Early Reading First Data Shows Impressive Gains

A community component of the Early Reading First project combined forces with the Nashville Public Library to foster home literacy in a summer program called Lift Off Camp. YMCA Urban Services Program hosted the camp in August to boost learning gains and smooth the transition into kindergarten. Several Vanderbilt Peabody students worked with the children.

Vanderbilt and Metro Nashville Public Schools have collaborated on an Early Reading First project among preschool children in Nashville schools that has yielded “spectacular” results in a preliminary study, according to project leaders.

“The big picture is that high quality language and literacy instruction in pre-K can make a big difference,” said Deborah Rowe, a project co-leader and associate professor of early childhood education at Peabody.

Ongoing evaluations conducted by Vanderbilt researchers who were not part of the program, called Enhanced Language and Literacy Success, measured the performance of the 217 4-year-olds who participated in the project in fall 2009 and again in spring 2010. The children attended Metro preschool classrooms serving low-income children. Forty-five percent were English language learners (ELL), meaning that English is not their first language.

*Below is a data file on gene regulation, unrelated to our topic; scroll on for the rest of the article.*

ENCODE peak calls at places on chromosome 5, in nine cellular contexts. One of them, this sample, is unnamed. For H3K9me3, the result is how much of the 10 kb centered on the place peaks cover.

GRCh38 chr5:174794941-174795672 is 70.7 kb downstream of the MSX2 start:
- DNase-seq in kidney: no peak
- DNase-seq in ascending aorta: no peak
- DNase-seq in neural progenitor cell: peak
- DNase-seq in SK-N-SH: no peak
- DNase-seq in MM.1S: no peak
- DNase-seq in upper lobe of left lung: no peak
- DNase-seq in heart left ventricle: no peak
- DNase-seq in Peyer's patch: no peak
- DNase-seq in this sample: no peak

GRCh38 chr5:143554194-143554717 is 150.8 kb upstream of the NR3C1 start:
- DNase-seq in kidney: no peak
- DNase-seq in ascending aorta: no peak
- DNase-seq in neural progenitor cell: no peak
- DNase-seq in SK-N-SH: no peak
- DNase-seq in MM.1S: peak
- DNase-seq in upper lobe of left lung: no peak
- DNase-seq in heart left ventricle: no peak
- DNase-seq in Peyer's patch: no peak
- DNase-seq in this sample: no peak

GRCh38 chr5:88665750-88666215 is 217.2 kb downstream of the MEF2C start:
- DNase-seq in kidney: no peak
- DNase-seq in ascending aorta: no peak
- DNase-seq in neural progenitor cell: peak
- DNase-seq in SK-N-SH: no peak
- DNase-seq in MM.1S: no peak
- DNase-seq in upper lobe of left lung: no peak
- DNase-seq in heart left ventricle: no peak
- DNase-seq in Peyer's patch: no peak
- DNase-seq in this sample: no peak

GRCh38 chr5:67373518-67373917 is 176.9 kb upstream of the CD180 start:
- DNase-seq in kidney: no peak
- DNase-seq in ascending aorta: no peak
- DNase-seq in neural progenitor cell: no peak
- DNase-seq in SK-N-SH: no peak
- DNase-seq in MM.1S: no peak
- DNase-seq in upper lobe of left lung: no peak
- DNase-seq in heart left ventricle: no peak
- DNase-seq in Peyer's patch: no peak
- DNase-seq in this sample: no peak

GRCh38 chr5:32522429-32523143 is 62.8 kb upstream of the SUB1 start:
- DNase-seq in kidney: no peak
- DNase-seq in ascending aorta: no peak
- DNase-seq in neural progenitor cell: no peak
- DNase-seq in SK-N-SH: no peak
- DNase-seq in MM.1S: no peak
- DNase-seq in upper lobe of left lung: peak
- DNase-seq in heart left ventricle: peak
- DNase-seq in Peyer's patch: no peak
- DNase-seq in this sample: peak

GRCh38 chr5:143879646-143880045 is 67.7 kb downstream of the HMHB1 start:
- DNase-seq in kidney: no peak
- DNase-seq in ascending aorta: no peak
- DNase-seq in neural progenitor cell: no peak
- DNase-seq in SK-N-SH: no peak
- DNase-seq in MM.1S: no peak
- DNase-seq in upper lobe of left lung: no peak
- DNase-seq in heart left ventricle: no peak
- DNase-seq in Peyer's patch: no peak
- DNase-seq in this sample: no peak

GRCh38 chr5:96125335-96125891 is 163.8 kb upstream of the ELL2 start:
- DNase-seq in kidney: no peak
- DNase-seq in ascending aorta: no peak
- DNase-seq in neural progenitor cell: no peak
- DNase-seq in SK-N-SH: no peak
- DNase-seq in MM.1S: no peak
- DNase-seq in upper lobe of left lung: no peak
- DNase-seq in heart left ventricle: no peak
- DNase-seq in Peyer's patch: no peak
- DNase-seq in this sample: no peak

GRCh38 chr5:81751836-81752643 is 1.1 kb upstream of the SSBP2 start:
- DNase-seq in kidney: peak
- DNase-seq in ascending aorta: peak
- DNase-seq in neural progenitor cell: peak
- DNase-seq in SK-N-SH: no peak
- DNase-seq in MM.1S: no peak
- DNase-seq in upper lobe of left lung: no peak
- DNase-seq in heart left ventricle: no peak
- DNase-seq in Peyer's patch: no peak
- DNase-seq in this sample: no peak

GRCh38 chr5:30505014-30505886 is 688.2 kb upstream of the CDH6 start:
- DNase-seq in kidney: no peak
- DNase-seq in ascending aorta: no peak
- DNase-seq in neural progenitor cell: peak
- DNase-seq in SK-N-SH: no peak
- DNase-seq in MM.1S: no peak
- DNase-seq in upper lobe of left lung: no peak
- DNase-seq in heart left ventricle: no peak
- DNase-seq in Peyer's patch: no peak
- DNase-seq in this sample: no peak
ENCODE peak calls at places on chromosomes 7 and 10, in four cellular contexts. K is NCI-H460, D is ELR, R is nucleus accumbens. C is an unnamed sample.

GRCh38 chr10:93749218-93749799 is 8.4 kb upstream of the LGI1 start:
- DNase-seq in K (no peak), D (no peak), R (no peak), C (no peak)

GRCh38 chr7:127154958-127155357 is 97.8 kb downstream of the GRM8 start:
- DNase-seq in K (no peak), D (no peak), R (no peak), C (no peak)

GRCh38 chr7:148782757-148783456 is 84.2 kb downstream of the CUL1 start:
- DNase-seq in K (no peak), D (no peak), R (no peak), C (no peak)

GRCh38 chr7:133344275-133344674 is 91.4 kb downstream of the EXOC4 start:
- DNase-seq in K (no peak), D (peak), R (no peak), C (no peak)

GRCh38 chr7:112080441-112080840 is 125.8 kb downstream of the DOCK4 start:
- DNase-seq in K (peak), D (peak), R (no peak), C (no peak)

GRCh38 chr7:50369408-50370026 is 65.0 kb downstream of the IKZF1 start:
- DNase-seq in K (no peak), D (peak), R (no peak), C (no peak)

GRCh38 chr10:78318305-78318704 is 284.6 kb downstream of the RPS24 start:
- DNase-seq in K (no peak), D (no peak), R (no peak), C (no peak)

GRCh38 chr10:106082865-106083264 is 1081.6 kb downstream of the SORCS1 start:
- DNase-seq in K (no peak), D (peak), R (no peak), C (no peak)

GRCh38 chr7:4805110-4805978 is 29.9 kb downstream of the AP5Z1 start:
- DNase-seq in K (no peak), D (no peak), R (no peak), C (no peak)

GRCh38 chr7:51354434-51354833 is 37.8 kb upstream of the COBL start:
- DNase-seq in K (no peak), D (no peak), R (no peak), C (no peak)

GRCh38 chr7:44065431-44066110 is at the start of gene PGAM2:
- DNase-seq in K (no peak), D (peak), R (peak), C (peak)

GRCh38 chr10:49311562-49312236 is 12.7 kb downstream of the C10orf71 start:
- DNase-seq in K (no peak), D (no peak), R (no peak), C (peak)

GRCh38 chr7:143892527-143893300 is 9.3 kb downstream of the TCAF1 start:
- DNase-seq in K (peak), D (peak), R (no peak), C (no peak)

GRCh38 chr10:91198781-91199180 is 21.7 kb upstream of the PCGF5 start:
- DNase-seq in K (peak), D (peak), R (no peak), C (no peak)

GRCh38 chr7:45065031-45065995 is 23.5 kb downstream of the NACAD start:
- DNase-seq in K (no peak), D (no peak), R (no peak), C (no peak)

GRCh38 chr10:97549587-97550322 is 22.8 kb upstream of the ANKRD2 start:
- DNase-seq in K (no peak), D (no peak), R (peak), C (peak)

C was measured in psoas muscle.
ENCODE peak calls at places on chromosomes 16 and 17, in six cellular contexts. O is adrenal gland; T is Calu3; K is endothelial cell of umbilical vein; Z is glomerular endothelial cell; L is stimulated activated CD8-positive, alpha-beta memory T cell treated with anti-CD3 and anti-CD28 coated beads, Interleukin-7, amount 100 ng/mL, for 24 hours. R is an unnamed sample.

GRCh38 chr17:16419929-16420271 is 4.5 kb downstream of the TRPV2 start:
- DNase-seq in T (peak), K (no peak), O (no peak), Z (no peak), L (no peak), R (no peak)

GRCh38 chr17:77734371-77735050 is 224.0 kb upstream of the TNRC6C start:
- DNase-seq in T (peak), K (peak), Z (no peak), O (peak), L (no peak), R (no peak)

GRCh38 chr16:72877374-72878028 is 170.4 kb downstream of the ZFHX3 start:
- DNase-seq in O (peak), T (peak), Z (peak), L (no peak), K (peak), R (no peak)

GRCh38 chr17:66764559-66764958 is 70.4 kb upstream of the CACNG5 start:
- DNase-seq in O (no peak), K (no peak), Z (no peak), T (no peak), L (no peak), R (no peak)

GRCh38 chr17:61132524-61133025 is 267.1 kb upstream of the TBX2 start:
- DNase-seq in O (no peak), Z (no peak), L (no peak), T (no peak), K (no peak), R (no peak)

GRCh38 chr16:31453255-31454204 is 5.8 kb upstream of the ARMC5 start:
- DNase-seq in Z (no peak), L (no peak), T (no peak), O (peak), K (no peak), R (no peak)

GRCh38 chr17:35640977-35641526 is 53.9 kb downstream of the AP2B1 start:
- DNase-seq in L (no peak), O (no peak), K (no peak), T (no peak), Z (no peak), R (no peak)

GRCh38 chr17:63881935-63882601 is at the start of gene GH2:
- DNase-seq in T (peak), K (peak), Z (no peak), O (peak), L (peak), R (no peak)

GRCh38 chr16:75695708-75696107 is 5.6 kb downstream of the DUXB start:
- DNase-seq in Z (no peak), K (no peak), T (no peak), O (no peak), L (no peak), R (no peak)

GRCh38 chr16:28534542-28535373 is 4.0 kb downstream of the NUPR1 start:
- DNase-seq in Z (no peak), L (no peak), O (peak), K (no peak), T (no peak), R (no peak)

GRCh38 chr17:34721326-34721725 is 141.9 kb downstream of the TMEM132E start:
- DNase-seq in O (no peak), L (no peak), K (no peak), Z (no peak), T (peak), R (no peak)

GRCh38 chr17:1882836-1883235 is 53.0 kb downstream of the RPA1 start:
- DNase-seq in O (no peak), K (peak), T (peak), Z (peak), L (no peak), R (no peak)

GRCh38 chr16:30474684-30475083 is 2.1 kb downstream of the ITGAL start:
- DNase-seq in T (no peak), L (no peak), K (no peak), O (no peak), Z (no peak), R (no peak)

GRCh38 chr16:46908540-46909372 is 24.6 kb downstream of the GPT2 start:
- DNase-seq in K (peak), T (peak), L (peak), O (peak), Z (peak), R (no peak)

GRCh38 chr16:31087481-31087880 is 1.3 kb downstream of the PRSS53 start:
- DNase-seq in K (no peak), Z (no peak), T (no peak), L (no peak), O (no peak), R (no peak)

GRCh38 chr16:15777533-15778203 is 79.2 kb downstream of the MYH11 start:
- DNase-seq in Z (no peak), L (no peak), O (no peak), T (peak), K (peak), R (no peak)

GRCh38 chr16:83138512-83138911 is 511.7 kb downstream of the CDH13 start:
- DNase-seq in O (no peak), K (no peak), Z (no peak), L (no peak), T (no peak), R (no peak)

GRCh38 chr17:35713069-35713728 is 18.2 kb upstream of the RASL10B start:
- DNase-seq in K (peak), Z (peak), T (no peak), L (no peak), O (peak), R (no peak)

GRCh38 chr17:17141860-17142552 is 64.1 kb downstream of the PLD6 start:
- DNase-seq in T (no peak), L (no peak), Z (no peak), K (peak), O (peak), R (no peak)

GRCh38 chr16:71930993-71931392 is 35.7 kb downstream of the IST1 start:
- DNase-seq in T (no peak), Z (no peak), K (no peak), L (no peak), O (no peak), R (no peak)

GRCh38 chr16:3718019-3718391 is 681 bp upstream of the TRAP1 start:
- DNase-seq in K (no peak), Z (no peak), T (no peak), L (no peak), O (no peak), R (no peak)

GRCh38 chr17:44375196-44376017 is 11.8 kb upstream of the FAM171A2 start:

The preliminary data showed impressive performance gains. Vocabulary scores on a test that consistently relates to later reading increased from a mean of 73.1 to 85.3 (with 100 reflecting the average score on national norms). The ELL children’s average scores increased from 55 to 75. African American children’s scores increased from 88 to 94.

While average scores are still well below national averages, this growth significantly narrows the achievement gap between less and more economically advantaged children, the researchers said.

“These final scores are what I would expect to see as average scores in economically advantaged populations, and our teachers are achieving them across the board with children identified by Metro Schools as those who are most in need of pre-K services,” said David Dickinson, project co-leader and professor of education.

“These are important data showing that spectacular results are possible in public preschool classrooms when sufficient resources make available strong support,” Dickinson said.
Rowe agreed. “When you get students to make more than a standard deviation of growth in one year, that’s huge.”

The program is the result of a three-year U.S. Department of Education grant through the Early Reading First grant program. A second Tennessee project is ongoing in the Chattanooga area.

The Peabody project supports 13 classrooms as they adopt a new curriculum called Opening the World of Learning, developed by Dickinson and Judy Schickedanz of Boston University. The program intensifies support for teaching efforts in language, literacy, content knowledge learning and preschool writing skills.